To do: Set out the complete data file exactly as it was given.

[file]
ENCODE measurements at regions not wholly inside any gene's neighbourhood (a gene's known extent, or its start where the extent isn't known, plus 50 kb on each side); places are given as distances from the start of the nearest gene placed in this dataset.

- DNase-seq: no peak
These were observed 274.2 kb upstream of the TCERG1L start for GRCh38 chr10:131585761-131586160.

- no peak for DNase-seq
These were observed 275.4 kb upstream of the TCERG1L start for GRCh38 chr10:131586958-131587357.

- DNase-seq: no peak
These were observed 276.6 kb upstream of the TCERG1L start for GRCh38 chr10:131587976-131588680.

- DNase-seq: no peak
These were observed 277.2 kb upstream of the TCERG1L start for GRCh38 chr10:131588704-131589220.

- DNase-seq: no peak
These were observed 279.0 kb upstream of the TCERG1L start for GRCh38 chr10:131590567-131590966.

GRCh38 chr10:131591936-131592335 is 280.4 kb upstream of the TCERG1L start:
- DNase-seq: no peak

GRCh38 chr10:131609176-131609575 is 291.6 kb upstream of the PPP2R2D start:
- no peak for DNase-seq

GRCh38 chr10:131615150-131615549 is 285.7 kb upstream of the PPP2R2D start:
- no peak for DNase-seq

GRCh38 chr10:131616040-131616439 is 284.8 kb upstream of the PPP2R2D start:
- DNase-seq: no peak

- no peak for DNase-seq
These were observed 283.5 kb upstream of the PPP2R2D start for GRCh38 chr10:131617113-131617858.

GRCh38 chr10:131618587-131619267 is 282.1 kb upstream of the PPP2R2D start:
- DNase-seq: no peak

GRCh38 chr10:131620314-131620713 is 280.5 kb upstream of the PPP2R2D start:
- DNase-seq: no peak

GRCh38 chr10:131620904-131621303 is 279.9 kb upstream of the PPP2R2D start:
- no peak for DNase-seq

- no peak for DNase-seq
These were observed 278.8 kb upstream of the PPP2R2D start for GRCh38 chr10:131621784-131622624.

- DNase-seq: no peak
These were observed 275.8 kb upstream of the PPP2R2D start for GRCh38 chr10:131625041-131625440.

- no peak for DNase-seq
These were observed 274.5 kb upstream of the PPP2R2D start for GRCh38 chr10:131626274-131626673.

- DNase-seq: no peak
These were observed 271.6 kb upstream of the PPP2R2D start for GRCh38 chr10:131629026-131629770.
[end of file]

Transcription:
ENCODE measurements at regions not wholly inside any gene's neighbourhood (a gene's known extent, or its start where the extent isn't known, plus 50 kb on each side); places are given as distances from the start of the nearest gene placed in this dataset.

- DNase-seq: no peak
These were observed 274.2 kb upstream of the TCERG1L start for GRCh38 chr10:131585761-131586160.

- no peak for DNase-seq
These were observed 275.4 kb upstream of the TCERG1L start for GRCh38 chr10:131586958-131587357.

- DNase-seq: no peak
These were observed 276.6 kb upstream of the TCERG1L start for GRCh38 chr10:131587976-131588680.

- DNase-seq: no peak
These were observed 277.2 kb upstream of the TCERG1L start for GRCh38 chr10:131588704-131589220.

- DNase-seq: no peak
These were observed 279.0 kb upstream of the TCERG1L start for GRCh38 chr10:131590567-131590966.

GRCh38 chr10:131591936-131592335 is 280.4 kb upstream of the TCERG1L start:
- DNase-seq: no peak

GRCh38 chr10:131609176-131609575 is 291.6 kb upstream of the PPP2R2D start:
- no peak for DNase-seq

GRCh38 chr10:131615150-131615549 is 285.7 kb upstream of the PPP2R2D start:
- no peak for DNase-seq

GRCh38 chr10:131616040-131616439 is 284.8 kb upstream of the PPP2R2D start:
- DNase-seq: no peak

- no peak for DNase-seq
These were observed 283.5 kb upstream of the PPP2R2D start for GRCh38 chr10:131617113-131617858.

GRCh38 chr10:131618587-131619267 is 282.1 kb upstream of the PPP2R2D start:
- DNase-seq: no peak

GRCh38 chr10:131620314-131620713 is 280.5 kb upstream of the PPP2R2D start:
- DNase-seq: no peak

GRCh38 chr10:131620904-131621303 is 279.9 kb upstream of the PPP2R2D start:
- no peak for DNase-seq

- no peak for DNase-seq
These were observed 278.8 kb upstream of the PPP2R2D start for GRCh38 chr10:131621784-131622624.

- DNase-seq: no peak
These were observed 275.8 kb upstream of the PPP2R2D start for GRCh38 chr10:131625041-131625440.

- no peak for DNase-seq
These were observed 274.5 kb upstream of the PPP2R2D start for GRCh38 chr10:131626274-131626673.

- DNase-seq: no peak
These were observed 271.6 kb upstream of the PPP2R2D start for GRCh38 chr10:131629026-131629770.